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The ocean twilight zone could eventually store vast amounts of carbon captured from the atmosphere
Deep below the ocean surface, the light fades into a twilight zone where whales and fish migrate and dead algae and zooplankton rain down from above. This is the heart of the ocean's carbon pump, part of the natural ocean processes that capture about a third of all human-produced carbon dioxide and sink it into the deep sea, where it remains for hundreds of years.
There may be ways to enhance these processes so the ocean pulls more carbon out of the atmosphere to help slow climate change. Yet little is known about the consequences.
Peter de Menocal, a marine paleoclimatologist and director of Woods Hole Oceanographic Institution, discussed ocean carbon dioxide removal at a recent TEDxBoston: Planetary Stewardship event. In this interview, he dives deeper into the risks and benefits of human intervention and describes an ambitious plan to build a vast monitoring network of autonomous sensors in the ocean to help humanity understand the impact.
First, what is ocean carbon dioxide removal, and how does it work in nature?
The ocean is like a big carbonated beverage. Although it doesn't fizz, it has about 50 times more carbon than the atmosphere. So, for taking carbon out of the atmosphere and storing it someplace where it won't continue to warm the planet, the ocean is the single biggest place it can go.
Ocean carbon dioxide removal, or ocean CDR, uses the ocean's natural ability to take up carbon on a large scale and amplifies it.
Carbon gets into the ocean from the atmosphere in two ways.
In the first, air dissolves into the ocean surface. Winds and crashing waves mix it into the upper half-mile or so, and because seawater is slightly alkaline, the carbon dioxide is absorbed into the ocean.
The second involves the biologic pump. The ocean is a living medium—it has algae and fish and whales, and when that organic material is eaten or dies, it gets recycled. It rains down through the ocean and makes its way to the ocean twilight zone, a level around 650 to 3,300 feet (roughly 200 to 1,000 meters) deep.
The ocean twilight zone sustains biologic activity in the oceans. It is the "soil" of the ocean where organic carbon and nutrients accumulate and are recycled by microbes. It is also home to the largest animal migration on the planet. Each day trillions of fish and other organisms migrate from the depths to the surface to feed on plankton and one another, and go back down, acting like a large carbon pump that captures carbon from the surface and shunts it down into the deep oceans where it is stored away from the atmosphere.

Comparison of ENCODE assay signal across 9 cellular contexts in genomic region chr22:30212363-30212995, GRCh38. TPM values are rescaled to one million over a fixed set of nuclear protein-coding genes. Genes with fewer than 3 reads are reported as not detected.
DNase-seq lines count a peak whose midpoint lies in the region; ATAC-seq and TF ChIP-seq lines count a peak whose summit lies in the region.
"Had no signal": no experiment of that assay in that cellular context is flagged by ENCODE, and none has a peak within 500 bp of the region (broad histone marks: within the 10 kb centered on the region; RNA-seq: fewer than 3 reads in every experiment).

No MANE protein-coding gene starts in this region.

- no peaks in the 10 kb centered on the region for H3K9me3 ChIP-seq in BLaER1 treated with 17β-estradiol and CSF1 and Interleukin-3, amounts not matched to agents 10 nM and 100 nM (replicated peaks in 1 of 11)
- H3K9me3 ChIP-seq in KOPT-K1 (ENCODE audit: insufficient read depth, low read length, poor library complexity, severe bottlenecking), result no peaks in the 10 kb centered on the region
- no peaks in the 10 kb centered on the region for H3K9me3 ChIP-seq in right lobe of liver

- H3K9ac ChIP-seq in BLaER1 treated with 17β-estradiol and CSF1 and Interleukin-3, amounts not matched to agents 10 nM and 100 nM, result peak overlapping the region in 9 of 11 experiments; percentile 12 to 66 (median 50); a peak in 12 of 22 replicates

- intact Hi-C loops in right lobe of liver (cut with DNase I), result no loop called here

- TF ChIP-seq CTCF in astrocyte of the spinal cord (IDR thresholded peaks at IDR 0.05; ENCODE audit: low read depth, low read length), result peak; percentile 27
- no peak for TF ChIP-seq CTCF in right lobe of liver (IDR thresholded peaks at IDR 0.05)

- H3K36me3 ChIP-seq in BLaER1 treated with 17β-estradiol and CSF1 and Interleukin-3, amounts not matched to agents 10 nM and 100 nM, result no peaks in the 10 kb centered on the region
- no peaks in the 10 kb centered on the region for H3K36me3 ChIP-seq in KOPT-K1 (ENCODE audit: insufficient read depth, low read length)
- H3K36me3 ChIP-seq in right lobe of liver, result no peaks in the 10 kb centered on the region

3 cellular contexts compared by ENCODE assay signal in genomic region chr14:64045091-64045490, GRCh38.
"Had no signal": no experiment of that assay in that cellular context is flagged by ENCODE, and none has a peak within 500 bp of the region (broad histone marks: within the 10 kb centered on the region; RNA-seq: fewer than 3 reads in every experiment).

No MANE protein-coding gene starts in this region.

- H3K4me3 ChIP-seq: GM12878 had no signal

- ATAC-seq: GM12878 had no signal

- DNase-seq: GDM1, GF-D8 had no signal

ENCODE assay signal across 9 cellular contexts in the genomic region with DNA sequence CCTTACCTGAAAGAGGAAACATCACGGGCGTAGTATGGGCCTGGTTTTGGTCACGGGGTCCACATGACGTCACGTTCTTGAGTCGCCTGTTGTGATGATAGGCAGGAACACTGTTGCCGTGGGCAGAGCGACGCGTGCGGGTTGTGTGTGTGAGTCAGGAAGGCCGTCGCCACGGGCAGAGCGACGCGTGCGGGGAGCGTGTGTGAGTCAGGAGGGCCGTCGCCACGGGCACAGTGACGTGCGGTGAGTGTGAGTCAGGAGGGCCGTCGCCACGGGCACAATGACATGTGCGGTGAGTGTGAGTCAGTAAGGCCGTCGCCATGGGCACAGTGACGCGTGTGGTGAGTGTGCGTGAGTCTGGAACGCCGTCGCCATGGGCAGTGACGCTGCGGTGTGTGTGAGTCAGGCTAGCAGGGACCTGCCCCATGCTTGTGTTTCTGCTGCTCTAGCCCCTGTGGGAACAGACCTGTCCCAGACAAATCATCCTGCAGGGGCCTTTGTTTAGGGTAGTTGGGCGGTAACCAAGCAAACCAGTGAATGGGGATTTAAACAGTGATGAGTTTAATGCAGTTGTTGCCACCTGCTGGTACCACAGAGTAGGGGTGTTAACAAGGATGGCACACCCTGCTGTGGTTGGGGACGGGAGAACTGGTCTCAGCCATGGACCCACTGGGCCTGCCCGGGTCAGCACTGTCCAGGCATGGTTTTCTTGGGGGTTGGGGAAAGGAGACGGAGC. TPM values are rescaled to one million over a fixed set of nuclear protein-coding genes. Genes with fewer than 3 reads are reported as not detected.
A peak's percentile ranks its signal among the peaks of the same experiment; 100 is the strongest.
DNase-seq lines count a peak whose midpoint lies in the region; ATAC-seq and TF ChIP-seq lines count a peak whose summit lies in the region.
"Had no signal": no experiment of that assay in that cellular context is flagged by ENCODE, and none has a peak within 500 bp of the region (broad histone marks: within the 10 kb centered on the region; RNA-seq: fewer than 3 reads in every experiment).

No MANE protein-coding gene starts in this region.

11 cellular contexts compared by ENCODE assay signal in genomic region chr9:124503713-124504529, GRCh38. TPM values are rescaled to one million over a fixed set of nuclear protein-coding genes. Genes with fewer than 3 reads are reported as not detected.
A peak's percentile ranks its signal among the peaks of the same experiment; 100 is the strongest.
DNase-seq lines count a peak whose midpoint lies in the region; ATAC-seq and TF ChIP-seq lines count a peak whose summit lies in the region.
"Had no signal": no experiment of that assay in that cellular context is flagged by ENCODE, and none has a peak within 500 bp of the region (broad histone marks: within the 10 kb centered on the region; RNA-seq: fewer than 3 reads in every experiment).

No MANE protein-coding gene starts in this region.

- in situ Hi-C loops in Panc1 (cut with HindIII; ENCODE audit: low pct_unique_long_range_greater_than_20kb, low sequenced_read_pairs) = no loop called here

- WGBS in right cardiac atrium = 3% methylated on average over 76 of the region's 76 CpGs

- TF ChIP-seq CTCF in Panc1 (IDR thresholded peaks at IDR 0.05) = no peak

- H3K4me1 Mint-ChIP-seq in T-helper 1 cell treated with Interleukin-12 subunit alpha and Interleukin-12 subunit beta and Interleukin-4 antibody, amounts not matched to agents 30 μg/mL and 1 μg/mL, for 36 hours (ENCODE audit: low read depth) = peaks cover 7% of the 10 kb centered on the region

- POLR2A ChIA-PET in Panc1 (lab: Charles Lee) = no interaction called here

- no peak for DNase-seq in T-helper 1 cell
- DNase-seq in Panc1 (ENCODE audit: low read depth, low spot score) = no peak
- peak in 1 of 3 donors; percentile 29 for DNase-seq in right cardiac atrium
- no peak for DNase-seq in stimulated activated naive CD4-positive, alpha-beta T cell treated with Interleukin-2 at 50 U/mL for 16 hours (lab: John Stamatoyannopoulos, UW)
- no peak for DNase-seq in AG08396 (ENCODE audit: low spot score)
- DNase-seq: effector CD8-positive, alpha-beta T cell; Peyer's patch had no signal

Why is ocean CDR drawing so much attention right now?
The single most shocking sentence I have read in my career was in the Intergovernmental Panel on Climate Change's Sixth Assessment Report, released in 2021. It said that we have delayed action on climate change for so long that removing carbon dioxide from the atmosphere is now necessary for all pathways to keep global warming under 1.5 degrees Celsius (2.7 F). Beyond that, climate change's impacts become increasingly dangerous and unpredictable.
Because of its volume and carbon storage potential, the ocean is really the only arrow in our quiver that has the ability to take up and store carbon at the scale and urgency required.
A 2022 report by the national academies outlined a research strategy for ocean carbon dioxide removal. The three most promising methods all explore ways to enhance the ocean's natural ability to take up more carbon.
The first is ocean alkalinity enhancement. The oceans are salty—they're naturally alkaline, with a pH of about 8.1. Increasing alkalinity by dissolving certain powdered rocks and minerals makes the ocean a chemical sponge for atmospheric CO2.
A second method adds micronutrients to the surface ocean, particularly soluble iron. Very small amounts of soluble iron can stimulate greater productivity, or algae growth, which drives a more vigorous biologic pump. Over a dozen of these experiments have been done, so we know it works.
Third is perhaps the easiest to understand—grow kelp in the ocean, which captures carbon at the surface through photosynthesis, then bale it and sink it to the deep ocean.
But all of these methods have drawbacks for large-scale use, including cost and unanticipated consequences.
I'm not advocating for any one of these, or for ocean CDR more generally. But I do believe accelerating research to understand the impacts of these methods is essential. The ocean is essential for everything humans depend on—food, water, shelter, crops, climate stability. It's the lungs of the planet. So we need to know if these ocean-based technologies to reduce carbon dioxide and climate risk are viable, safe and scalable.